By additionally adding circuitry to convert from cartesian to polar coordinates, circles, ovals and combinations of linear, second order and higher equations can be added to cut-out bus 115 to provide additional shapes and locations as desired.
By adding a cut-out circuit defining a first geometric form to a second cut-out circuit output defining a second form, various shapes are readily applied to the display. In the marker beacon example, an additional inverter 151 is coupled between NOR gate 153 and a marker beacon select input 150 to provide the capability of disabling the particular cut-out circuit for the marker beacon as may be desired.
While the present invention has been described with respect to a specific exemplary embodiment, it can be seen that a wide variety of cut-out shapes and corresponding circuits may be added to the cut-out bus and operated essentially simultaneously with additional cut-out circuits, providing a wide variety of capability to the CRT display designer. Additionally, each of the cut-out circuits may be disabled individually and require no software storage memory capability to be implemented. It is therefore contemplated that the appended claims will cover any such modifications or cut-out circuits as fall within the true scope of the invention.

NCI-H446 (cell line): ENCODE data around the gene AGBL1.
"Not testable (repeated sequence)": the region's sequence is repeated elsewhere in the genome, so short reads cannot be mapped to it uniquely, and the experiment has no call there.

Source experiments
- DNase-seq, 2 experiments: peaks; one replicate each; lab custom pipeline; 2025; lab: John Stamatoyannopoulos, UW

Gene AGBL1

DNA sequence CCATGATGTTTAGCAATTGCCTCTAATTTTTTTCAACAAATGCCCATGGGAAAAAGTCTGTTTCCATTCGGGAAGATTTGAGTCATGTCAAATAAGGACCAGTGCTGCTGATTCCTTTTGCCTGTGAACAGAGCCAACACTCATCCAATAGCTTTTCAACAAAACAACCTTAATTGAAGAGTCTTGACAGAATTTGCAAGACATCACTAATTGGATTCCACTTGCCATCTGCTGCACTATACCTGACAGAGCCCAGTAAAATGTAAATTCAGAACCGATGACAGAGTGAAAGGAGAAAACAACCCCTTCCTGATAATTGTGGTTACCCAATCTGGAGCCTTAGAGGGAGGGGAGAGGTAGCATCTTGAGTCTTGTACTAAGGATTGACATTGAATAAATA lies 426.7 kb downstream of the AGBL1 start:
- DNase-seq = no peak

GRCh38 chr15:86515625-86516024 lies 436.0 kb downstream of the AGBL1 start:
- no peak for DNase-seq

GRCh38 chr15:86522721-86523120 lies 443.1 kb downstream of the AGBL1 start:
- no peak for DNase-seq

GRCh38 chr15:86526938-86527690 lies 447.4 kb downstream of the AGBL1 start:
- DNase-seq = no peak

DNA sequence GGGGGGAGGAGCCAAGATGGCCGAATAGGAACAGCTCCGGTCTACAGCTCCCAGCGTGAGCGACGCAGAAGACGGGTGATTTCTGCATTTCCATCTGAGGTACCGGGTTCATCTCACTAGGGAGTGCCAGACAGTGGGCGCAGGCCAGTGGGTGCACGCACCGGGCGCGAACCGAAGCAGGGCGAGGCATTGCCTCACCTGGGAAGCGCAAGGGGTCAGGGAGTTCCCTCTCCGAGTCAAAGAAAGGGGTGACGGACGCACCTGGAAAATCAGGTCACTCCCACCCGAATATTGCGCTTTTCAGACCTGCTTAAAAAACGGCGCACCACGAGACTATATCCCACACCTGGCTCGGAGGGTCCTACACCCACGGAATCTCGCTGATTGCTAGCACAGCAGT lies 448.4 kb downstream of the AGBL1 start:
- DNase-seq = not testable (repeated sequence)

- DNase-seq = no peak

|Cited Patent||Filing date||Publication date||Applicant||Title|
|US3835464 *||Jan 11, 1973||Nov 20, 1984||Title not available|
|US4348667 *||Sep 3, 1980||Sep 7, 1982||Gould Inc.||Automatic line segment generator for use with linear array display devices|
|US4354185 *||Sep 24, 1980||Oct 12, 1982||Siemens Aktiengesellschaft||Display system for localizing regions in a mixed text and picture display|